It is our conclusion, therefore, that the decree of the trial court must be, and it is hereby affirmed.

ROBINSON and JOHNSON, JJ, dissent.

ROBINSON, Justice (dissenting).

As authority for the holding that the ownership of a coin operated music machine, which in fact is a very fine musical instrument costing over $1,500, is a privilege and taxable as such, the majority cite the case of White v. Adams, Ark, 343 S.W.2d 793, which is a fortune telling case. *188 Although that case deals with the general subject of privileges, it does not touch on the subject of the ownership of property as a privilege. There is hardly any comparison between the right to tell fortunes and the right to own property.

In the case at bar we are dealing with one of the most sacred constitutional rights. Article 2, § 22 of the Constitution of Arkansas provides: "The right of property is before and higher than any constitutional sanction; * * *." Appellant Brown is in the restaurant business. Incidental to that business he has available for the enjoyment of his customers a music machine that may be played by depositing a coin in a slot. In my opinion it is not a privilege to own and use such a machine; it is a matter of common right. It is conceded by all that Brown could play the machine at his place of business to his heart's content if he would remove the coin operation feature of it and play the machine by merely pressing a button or by permitting the customers to do so. And, according to the reasoning of the majority, a customer could pay the cashier for playing the machine and no privilege would be involved. But if a nickel is put in the slot, it is a privilege. The right to listen to good music, or bad music if one prefers, has been a common right of mankind since before the dawn of recorded history. Even the least advanced of savage tribes have some form of music, but here if one uses a small coin in a certain way to enable him to listen to recorded music of his choice, a privilege is involved.

In the very early days of statehood the question of what is a privilege first came before the courts, and although since that time a number of things have been declared to be privileges, this Court has always sustained the doctrine that a matter of common right cannot be converted into a privilege by an act of the legislature. The majority say that to own, operate or lease a coin operated music machine is a privilege. But Act 120 of 1959 provides that "The business of owning, operating or leasing coin operated amusement devices * * * is hereby declared to be a privilege * * *." The majority point out that "It is common knowledge that coin operated `juke boxes' are not usually placed in the home." This is true enough, but it is equally a matter of common knowledge that coin operated music machines in the form of television sets are now widely used in homes and at this very time facilities for putting such machines in homes in Little Rock are being installed. In view of the decision in this case, it is now very likely that each owner of such a coin operated machine will have to pay an annual tax of $250 for the privilege of listening to music that may be provided by such machine. I can hardly see how there can be any valid distinction between music that comes over the air and thence through a machine and music that comes from a record through a machine.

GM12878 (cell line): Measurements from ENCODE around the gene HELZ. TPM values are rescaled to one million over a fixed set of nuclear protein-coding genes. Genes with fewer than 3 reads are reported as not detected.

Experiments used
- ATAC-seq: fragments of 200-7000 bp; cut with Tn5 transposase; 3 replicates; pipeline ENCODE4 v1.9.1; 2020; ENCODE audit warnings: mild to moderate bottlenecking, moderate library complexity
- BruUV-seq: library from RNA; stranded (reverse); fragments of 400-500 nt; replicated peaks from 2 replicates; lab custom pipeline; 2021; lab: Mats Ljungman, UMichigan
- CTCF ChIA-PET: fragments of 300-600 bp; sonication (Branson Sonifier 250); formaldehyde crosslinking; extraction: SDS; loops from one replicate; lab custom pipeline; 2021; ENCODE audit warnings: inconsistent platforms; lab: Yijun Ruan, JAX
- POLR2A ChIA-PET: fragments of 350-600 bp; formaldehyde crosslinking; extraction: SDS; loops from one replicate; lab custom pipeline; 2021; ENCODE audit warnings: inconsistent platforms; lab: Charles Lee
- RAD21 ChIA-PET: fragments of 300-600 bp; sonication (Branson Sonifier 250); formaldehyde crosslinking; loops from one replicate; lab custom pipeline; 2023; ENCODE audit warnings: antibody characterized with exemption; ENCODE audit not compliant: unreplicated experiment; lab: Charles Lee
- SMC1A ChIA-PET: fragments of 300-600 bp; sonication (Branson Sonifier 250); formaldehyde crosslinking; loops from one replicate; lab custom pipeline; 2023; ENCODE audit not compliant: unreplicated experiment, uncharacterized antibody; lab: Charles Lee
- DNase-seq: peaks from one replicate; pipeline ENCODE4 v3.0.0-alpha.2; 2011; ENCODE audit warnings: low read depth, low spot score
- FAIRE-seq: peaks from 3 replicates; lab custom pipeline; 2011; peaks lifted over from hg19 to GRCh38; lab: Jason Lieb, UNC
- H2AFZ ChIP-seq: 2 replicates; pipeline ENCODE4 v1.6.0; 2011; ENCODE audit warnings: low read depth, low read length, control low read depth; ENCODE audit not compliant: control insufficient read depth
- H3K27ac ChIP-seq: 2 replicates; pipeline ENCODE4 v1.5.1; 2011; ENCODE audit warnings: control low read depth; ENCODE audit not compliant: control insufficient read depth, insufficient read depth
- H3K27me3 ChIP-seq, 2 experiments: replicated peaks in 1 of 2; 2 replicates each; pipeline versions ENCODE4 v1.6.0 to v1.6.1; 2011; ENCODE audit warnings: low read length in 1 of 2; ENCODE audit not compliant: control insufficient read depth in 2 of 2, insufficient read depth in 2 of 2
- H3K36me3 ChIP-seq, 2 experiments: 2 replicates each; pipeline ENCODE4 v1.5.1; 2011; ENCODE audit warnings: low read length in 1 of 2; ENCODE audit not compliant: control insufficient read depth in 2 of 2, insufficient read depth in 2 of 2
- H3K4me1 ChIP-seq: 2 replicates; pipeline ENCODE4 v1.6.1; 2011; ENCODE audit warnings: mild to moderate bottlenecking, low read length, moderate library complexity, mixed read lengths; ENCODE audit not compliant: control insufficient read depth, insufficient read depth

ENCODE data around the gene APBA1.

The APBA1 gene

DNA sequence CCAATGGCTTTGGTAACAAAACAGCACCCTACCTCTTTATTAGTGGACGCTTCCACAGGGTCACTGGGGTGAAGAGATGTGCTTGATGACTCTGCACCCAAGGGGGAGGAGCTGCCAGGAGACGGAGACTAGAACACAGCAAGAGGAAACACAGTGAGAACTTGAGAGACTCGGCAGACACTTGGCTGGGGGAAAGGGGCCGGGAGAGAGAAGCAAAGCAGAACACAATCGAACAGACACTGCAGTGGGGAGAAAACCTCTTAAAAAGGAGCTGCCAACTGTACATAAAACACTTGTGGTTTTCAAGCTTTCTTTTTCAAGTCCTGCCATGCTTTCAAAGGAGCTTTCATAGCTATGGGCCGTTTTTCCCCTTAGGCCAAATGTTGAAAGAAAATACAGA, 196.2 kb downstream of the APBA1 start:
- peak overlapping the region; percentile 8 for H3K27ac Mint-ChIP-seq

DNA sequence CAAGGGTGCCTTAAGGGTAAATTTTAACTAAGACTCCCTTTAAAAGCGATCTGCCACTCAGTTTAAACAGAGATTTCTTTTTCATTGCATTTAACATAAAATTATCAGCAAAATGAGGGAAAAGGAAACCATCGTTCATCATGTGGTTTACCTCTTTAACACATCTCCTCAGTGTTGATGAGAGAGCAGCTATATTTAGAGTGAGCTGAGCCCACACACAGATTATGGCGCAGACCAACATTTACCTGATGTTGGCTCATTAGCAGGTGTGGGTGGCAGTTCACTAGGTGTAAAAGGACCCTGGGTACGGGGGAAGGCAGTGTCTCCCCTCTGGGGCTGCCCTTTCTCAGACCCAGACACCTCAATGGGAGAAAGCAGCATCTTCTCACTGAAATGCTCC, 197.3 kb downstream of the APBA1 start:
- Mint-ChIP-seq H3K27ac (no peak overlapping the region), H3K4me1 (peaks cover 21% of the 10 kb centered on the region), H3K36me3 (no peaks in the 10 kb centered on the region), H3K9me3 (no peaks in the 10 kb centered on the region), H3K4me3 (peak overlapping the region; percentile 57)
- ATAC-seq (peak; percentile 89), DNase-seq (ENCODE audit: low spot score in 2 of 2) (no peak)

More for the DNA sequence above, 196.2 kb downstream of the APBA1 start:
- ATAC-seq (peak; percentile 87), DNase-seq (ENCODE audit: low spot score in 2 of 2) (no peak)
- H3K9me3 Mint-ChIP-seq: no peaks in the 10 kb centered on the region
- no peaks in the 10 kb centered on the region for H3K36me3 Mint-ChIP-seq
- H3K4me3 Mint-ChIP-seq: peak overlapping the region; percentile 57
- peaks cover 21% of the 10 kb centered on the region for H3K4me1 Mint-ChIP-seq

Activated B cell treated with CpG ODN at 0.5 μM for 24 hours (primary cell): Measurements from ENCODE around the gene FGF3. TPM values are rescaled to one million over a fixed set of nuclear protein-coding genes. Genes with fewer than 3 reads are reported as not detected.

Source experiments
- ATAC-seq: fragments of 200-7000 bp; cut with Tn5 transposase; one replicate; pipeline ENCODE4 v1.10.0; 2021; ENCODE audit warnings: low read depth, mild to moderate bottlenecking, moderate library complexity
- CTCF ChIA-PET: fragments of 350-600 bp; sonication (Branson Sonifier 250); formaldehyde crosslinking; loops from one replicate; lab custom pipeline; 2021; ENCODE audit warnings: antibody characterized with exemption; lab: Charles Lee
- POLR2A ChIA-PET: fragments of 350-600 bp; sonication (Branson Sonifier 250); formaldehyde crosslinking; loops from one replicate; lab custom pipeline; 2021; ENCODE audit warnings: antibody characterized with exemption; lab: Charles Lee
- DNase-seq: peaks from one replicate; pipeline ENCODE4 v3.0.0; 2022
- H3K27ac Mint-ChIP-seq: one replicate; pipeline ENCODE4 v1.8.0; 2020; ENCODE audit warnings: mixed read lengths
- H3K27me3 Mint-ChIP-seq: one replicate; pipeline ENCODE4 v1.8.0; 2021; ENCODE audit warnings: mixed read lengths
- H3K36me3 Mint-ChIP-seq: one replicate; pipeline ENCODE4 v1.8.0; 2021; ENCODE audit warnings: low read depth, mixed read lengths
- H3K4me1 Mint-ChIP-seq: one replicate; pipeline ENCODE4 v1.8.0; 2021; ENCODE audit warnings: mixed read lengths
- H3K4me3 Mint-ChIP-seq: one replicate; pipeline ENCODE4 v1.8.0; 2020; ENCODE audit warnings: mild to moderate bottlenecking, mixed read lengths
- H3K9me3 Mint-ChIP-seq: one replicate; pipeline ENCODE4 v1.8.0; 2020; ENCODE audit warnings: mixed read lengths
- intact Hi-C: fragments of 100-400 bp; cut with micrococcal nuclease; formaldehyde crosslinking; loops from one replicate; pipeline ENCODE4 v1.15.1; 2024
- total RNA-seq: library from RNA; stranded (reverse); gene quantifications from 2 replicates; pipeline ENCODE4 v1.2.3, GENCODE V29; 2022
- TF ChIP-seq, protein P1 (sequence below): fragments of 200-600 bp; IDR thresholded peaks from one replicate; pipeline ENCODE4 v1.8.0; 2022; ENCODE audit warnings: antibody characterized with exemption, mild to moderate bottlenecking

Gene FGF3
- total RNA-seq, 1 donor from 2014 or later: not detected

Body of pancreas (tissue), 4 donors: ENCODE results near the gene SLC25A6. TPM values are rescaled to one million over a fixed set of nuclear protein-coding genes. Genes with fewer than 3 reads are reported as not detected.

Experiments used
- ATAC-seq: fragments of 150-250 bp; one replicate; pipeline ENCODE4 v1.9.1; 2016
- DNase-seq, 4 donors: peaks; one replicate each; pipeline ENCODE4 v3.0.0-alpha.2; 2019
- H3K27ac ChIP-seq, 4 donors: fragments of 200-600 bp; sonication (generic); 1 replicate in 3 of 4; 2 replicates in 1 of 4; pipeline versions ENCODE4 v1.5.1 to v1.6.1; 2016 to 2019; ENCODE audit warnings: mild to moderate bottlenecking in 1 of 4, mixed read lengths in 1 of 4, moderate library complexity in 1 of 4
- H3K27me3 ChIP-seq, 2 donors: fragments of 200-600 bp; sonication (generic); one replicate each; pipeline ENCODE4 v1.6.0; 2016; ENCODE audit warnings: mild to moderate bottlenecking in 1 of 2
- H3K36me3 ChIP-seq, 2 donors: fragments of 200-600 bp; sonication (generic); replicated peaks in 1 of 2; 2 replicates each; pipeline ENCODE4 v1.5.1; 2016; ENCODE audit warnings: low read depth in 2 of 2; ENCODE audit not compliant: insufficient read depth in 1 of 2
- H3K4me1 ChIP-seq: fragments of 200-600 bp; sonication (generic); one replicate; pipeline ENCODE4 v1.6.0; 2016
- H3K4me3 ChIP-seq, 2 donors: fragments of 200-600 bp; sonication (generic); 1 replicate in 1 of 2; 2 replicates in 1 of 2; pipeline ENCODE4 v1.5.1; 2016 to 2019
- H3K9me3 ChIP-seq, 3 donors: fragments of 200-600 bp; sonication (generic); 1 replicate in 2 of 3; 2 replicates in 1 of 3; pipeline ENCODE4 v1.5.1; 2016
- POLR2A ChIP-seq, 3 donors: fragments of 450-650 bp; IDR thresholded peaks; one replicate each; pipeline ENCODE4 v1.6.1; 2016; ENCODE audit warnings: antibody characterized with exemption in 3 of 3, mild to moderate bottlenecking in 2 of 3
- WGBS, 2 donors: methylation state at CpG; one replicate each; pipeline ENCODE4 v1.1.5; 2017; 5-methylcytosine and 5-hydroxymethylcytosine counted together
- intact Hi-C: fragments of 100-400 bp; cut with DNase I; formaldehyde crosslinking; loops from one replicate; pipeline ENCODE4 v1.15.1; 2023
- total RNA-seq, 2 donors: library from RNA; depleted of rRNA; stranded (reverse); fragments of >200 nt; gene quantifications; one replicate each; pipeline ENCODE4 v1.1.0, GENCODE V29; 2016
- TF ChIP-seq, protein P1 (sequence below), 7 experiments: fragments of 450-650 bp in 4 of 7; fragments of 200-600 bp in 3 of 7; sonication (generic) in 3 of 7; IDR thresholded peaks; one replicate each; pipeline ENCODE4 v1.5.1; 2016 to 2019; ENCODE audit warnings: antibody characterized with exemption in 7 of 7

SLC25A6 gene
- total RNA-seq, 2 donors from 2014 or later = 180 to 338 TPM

The first case to come before the Court on the question of what is a privilege was Stevens and Woods v. State, 2 Ark. 291. Article VII, § 2 under "Revenues", of the Constitution of 1836, in respect to the taxing of property and privileges, is the same as Art. 16, § 5 of the Constitution of 1874. In the Stevens and Woods case there was involved the constitutionality of a tax assessment of $1,000 on the keeping of two billiard tables. The issue decided by the Court was whether the keeping of a billiard table could be taxed as a privilege. The Court held that it could not be so taxed; that it was a matter of common right and could not be converted into a privilege by an act of the legislature. The case is closely in point with the case at bar.